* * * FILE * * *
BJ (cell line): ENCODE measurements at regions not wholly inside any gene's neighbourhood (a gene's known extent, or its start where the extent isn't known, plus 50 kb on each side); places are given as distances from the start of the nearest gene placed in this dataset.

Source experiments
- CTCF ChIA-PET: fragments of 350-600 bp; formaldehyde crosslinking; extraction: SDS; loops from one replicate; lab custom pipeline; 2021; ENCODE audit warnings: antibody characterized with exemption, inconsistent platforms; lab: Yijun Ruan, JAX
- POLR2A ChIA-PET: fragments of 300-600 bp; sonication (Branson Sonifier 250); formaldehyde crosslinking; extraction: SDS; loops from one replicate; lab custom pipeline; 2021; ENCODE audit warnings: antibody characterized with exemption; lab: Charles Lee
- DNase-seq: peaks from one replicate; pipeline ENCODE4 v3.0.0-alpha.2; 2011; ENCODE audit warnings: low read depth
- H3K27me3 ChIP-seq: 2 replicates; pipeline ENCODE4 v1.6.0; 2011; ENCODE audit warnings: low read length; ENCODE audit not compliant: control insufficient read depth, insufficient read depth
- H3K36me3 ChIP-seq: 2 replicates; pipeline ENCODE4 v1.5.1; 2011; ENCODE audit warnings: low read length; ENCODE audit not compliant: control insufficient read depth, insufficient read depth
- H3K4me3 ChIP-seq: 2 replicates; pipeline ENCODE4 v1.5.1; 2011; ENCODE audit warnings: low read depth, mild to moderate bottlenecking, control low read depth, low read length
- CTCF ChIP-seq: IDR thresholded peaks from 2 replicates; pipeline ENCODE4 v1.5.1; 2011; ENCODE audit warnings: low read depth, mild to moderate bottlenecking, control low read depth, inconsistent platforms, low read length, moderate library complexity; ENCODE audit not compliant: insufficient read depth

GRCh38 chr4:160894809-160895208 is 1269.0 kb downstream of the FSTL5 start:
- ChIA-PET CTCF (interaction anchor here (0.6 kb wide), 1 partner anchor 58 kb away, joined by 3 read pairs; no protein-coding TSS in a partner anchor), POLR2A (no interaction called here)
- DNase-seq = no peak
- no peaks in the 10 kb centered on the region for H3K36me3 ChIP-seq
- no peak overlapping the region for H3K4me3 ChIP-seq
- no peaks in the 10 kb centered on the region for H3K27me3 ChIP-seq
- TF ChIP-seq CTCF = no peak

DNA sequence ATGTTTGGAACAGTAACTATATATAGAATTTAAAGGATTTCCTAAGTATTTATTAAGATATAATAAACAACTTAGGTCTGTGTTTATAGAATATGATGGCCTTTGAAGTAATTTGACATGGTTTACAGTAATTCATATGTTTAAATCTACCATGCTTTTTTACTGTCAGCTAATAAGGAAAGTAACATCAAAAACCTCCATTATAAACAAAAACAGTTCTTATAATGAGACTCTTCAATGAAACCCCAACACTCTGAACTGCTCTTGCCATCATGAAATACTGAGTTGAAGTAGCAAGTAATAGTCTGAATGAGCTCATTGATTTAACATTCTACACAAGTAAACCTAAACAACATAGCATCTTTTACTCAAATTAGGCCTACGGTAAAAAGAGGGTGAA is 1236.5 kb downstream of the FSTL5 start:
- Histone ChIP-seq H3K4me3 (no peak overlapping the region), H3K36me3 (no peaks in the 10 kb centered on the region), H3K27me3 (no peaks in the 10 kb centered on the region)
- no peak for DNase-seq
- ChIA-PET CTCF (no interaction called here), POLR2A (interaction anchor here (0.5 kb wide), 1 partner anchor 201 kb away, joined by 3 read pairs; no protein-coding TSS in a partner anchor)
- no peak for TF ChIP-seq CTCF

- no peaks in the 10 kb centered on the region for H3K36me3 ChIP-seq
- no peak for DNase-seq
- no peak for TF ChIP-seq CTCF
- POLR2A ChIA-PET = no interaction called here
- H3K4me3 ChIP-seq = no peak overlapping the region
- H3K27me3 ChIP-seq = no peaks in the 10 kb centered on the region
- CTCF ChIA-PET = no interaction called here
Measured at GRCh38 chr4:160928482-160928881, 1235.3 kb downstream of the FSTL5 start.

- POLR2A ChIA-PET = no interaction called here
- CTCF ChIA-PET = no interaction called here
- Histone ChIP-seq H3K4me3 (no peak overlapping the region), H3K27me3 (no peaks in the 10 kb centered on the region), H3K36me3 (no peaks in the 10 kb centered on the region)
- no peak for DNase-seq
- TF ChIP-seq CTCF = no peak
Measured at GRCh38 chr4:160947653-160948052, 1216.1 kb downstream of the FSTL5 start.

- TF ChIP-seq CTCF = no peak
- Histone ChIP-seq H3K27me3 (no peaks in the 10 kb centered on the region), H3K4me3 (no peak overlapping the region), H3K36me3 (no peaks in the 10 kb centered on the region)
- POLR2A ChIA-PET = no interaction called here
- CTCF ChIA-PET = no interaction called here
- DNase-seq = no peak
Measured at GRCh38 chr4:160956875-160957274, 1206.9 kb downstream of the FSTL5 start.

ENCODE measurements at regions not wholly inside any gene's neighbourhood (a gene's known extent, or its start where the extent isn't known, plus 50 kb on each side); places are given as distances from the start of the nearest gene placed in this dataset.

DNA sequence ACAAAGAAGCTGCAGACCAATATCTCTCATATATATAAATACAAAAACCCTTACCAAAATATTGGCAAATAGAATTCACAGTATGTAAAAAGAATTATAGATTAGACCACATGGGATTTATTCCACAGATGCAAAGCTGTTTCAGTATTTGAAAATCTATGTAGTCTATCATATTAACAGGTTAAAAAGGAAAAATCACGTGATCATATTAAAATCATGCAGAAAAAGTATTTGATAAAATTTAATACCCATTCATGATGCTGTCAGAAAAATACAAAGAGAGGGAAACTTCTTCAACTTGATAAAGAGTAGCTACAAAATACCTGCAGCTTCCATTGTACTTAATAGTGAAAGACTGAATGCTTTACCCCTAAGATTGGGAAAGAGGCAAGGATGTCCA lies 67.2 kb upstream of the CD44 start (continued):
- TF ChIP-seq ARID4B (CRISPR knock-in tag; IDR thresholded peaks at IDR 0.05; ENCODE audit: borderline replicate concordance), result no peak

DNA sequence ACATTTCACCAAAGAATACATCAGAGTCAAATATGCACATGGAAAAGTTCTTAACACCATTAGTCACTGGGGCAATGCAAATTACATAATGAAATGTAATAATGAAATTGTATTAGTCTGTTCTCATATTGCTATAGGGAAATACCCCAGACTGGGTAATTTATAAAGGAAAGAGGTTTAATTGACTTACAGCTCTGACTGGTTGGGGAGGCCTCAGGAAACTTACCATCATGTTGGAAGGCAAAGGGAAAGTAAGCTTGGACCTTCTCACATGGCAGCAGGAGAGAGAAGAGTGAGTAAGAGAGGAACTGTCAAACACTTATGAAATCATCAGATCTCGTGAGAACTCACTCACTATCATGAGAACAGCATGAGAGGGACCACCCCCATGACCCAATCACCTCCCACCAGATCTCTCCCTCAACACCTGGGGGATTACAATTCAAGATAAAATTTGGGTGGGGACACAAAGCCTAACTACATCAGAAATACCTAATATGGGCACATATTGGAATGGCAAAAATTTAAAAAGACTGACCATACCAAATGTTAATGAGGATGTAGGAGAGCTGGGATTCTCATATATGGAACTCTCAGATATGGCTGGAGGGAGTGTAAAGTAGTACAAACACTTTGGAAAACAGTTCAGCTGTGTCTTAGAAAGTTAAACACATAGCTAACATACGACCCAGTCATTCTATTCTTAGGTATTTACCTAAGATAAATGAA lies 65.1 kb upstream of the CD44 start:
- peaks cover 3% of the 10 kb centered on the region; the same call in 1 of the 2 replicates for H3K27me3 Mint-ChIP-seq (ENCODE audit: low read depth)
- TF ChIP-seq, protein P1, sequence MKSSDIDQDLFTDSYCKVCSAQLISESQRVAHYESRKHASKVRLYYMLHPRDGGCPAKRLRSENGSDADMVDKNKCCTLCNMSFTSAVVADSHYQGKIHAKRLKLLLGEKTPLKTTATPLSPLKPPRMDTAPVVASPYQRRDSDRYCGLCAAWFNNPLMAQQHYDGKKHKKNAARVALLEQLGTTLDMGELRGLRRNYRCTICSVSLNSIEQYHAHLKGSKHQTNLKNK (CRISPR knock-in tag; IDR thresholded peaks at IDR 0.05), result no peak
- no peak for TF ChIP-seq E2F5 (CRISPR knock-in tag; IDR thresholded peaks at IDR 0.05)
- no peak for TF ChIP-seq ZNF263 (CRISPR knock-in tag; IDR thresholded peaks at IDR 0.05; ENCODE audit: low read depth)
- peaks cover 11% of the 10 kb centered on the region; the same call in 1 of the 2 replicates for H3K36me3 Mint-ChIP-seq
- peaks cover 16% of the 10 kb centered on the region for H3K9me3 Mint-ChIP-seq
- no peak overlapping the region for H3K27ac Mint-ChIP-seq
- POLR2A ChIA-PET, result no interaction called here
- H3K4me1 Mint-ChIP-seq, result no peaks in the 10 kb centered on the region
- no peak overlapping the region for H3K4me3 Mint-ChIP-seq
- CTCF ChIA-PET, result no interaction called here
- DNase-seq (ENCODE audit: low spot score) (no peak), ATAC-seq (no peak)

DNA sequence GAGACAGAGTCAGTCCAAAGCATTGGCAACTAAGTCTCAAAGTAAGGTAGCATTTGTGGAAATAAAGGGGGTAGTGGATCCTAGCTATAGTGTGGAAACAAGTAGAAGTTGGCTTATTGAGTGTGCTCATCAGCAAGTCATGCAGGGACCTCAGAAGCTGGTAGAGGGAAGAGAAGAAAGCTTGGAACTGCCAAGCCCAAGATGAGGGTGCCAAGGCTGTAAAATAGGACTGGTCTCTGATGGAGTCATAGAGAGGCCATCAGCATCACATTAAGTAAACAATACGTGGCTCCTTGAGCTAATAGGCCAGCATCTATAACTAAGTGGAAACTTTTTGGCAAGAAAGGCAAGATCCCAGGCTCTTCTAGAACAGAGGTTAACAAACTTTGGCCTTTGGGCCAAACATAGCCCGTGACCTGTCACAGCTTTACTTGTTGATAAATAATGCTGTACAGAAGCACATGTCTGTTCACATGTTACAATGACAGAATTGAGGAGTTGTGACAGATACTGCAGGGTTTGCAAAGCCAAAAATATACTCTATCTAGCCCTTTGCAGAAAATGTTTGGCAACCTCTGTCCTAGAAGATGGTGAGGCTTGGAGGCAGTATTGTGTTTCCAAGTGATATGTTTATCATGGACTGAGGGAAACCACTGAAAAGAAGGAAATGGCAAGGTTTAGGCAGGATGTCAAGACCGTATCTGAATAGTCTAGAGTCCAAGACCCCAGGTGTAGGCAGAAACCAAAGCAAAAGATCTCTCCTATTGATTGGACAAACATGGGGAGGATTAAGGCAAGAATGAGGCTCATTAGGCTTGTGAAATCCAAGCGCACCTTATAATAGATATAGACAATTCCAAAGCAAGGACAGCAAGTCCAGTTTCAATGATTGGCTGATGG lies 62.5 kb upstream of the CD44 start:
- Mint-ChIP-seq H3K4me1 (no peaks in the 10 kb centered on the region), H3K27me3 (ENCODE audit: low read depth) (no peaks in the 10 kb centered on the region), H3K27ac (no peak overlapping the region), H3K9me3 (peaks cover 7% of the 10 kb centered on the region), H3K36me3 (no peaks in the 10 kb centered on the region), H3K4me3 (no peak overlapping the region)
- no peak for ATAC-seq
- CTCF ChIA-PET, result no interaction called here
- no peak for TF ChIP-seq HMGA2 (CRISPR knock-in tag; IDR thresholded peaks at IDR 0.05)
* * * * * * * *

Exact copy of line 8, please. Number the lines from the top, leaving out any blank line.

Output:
- H3K4me3 ChIP-seq: 2 replicates; pipeline ENCODE4 v1.5.1; 2011; ENCODE audit warnings: low read depth, mild to moderate bottlenecking, control low read depth, low read length